10 Surprising Facts About 'Gone With the Wind'

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On June 30 in 1936, Margaret Mitchell's Gone with the Wind was published. It immediately became one of the best selling books. Although it was written many years ago, it is still considered to be one of the most important works in the world of literature.

Now we will tell you some astonishing facts about the book and the author.

  1. Margaret Mitchell was a journalist of the magazine called “Atlanta Journal Sunday”  when she took a leave to recover from her ankle injury. When her ankle proved to heal she decided to occupy herself by writing. So, the boredom caused her to write 63 of the most beloved chapters in literary history. 

  2. No one actually knew that she was writing a book. She went to extreme lengths to hide her work from friends and family, including hurriedly throwing a rug over pages scattered on her living room floor once when the company showed up unexpectedly.

  3. You know her as Scarlett now, but for years, the heroine of Gone with the Wind was named Pansy. It probably would have stayed that way had the publisher not requested a name change. “We could call her ‘Garbage O’Hara’ for all I care,” Mitchell wrote to her friend and the book’s associate editor, “I just want to finish this damn thing”.

  4. Though Gone with the Wind is a classic now, not everyone was a fan of the epic novel when it was released—and that includes critics. Ralph Thompson, a book reviewer for The New York Times, was quite unimpressed. Among his criticisms: “The historical background is the chief virtue of the book, and it is the story of the times rather than the unconvincing and somewhat absurd plot that gives Miss Mitchell's work whatever importance may be attached to it.” “Miss Mitchell writes from no particular point of view.”
    “I happen to feel that the book would have been infinitely better had it been edited down to, say, 500 pages—but there speaks the harassed daily reviewer as well as the would-be judicious critic. Very nearly every reader will agree, no doubt, that a more disciplined and less prodigal piece of work would have more nearly done justice to the subject-matter.” In the end, Thompson rather begrudgingly admits that “Any kind of the first novel of over 1000 pages is an achievement and for the research that was involved, and for the writing Itself, the author of Gone With the Wind deserves due recognition.”

  5. When movie mogul David O. Selznick purchased the movie rights for $50,000 in 1936, it was the most ever paid for rights to a book. Mitchell declined to be involved with the production of the movie, though she was said to have loved it—save for a few details (she found Tara to be too opulent, for example).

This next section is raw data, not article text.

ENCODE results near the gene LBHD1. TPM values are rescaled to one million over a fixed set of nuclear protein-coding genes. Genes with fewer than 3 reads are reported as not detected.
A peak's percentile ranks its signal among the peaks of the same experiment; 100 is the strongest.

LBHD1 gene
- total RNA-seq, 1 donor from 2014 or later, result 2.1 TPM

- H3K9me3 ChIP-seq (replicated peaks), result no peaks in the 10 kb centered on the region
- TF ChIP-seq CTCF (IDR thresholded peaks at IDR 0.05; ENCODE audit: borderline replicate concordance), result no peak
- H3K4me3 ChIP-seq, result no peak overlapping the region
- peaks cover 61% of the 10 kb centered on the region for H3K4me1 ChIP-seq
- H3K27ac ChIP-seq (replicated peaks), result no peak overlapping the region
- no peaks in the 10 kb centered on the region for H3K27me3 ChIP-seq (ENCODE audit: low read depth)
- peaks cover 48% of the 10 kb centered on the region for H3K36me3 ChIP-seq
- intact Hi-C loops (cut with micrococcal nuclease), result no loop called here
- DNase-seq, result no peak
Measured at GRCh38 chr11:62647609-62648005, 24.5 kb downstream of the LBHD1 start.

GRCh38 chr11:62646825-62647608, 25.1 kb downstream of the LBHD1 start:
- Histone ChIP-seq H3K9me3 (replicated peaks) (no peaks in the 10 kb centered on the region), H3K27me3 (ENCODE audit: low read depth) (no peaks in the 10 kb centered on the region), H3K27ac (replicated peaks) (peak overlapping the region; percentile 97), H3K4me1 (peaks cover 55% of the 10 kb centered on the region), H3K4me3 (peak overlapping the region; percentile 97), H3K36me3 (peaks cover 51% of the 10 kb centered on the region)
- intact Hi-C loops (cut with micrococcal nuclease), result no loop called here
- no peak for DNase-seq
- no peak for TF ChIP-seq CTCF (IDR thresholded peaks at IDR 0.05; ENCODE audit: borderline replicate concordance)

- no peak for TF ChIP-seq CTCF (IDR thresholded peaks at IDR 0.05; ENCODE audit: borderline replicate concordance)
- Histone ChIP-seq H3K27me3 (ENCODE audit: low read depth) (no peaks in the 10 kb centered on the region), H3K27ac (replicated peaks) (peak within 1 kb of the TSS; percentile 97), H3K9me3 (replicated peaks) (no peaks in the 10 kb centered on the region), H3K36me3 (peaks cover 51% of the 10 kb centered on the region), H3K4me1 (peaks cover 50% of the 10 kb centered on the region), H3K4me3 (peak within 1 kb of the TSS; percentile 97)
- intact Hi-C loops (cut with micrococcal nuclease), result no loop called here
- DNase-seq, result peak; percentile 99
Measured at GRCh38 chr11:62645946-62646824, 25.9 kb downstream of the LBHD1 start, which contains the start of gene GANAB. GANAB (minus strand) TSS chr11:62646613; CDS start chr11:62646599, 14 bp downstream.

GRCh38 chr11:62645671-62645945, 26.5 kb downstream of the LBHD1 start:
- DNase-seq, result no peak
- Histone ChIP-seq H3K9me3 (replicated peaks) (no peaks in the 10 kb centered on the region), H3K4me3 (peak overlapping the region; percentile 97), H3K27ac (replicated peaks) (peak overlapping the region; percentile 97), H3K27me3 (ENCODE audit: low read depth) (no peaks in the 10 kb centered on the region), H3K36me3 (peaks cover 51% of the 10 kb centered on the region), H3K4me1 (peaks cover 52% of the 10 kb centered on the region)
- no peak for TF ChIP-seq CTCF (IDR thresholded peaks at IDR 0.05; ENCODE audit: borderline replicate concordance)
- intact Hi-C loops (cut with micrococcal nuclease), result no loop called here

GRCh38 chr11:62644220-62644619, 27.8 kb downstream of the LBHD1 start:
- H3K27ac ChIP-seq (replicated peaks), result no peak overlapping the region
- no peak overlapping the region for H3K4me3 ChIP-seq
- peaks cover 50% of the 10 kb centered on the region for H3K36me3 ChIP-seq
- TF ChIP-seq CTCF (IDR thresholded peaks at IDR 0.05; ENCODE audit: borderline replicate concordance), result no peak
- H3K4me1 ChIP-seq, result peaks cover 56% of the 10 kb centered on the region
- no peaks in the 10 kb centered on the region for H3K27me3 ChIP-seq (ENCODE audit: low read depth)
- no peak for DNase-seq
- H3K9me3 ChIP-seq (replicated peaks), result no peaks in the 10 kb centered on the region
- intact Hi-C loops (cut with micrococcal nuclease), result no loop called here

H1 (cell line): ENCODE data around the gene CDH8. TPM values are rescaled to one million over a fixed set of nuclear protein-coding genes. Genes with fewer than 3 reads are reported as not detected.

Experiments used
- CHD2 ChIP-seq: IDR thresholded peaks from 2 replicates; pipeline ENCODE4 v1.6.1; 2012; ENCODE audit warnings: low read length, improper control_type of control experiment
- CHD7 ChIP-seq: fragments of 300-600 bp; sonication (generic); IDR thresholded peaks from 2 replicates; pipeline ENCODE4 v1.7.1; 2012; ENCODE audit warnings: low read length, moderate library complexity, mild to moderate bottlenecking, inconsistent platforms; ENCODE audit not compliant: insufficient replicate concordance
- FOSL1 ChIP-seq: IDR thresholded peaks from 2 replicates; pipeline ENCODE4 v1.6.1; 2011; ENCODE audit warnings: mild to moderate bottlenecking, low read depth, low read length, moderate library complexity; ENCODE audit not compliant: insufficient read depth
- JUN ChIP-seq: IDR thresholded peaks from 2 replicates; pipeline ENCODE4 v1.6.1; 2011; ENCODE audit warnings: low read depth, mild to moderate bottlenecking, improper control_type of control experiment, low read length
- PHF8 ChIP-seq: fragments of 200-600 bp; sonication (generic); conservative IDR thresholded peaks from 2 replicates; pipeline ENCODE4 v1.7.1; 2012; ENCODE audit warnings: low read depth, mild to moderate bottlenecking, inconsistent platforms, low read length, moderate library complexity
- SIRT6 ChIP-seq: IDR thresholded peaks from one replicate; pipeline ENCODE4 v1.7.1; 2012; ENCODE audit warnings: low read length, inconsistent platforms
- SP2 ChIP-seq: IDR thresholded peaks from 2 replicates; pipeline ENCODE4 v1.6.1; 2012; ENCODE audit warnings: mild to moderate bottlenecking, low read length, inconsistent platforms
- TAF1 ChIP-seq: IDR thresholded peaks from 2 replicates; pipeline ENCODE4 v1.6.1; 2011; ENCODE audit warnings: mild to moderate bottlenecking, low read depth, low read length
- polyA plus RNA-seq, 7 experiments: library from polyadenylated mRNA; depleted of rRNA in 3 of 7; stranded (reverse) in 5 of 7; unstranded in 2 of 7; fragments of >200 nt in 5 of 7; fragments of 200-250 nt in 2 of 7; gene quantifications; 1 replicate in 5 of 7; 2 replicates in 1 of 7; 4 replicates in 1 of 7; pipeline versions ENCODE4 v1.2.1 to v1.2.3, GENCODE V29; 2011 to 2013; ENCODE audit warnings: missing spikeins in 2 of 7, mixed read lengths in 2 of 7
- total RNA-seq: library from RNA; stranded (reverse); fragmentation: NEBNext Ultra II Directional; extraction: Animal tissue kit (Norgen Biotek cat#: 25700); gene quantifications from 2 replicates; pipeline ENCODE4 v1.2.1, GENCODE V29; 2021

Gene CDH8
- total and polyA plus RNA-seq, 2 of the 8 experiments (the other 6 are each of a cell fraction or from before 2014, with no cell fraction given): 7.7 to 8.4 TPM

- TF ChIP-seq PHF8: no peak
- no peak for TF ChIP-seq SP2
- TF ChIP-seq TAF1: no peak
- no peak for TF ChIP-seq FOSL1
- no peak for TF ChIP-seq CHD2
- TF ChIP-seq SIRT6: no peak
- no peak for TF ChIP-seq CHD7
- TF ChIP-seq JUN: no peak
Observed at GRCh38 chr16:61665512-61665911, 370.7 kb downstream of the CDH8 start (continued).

Though she spent a decade writing her masterpiece, Mitchell only enjoyed the ensuing fame for a little more than that (truth be told, she didn’t really “enjoy” the fame). Mitchell was hit by a speeding car as she was crossing Atlanta's Peachtree Street with her husband on their way to see a movie on the evening of August 11, 1949. She died from her injuries a few days later.

  6. Selznick cannily made the search for Scarlett into a publicity stunt, soliciting suggestions from the public and holding open auditions in the South. A-list actresses under consideration included Joan Crawford, Tallulah Bankhead, Bette Davis, Barbara Stanwyck, Miriam Hopkins, Norma Shearer, Jean Arthur, and Paulette Goddard, toward whom Selznick was leaning, though he was still holding out for an unknown. A couple of then-unknowns who auditioned were Susan Hayward and Lana Turner.

  7. Vivien Leigh was a 25-year-old British actress who had come to Hollywood on the arm of lover and future husband Laurence Olivier when he shot "Wuthering Heights" in 1938. Convinced she should play Scarlett, she smartly hired Selznick's brother Myron as her talent agent. In December 1938, on the very night David was blowing up his old sets for the Atlanta-escape sequence, Myron introduced Leigh to his brother, saying, "Hey, genius, meet your Scarlett O'Hara."

  8. The film was nominated for 13 Oscars and won 10, a record that stood for 20 years (until "Ben-Hur"), including Best Picture, Best Director, Best Adapted Screenplay (Sidney Howard became the first posthumous Oscar winner, having died in a farm-tractor accident before the film's release), Best Actress, Best Supporting Actress, Best Cinematography, Best Set Decoration, and Best Editing. Gable and de Havilland were nominated, but he lost Best Actor in an upset to Robert Donat of "Goodbye, Mr. Chips." De Havilland lost to co-star McDaniel.

  9. For her performance as Mammy, Hattie McDaniel became the first African-American ever nominated for an Oscar and the first to win one. Her victory was widely seen as a sign of racial progress, but even at the Academy Awards banquet held at Los Angeles' Ambassador Hotel, segregation rules forced her to sit at a table far away from her co-stars.

  10. Over the course of several theatrical re-releases over the years, "Gone With the Wind" has remained the most popular movie of all time, having sold 200 million tickets in North America and having grossed $390 million worldwide. Adjusted for inflation, that's $3.3 billion, more than such modern biggest-picture-ever contenders as James Cameron's "Avatar" ($2.8 billion) and "Titanic" ($2.7 billion).

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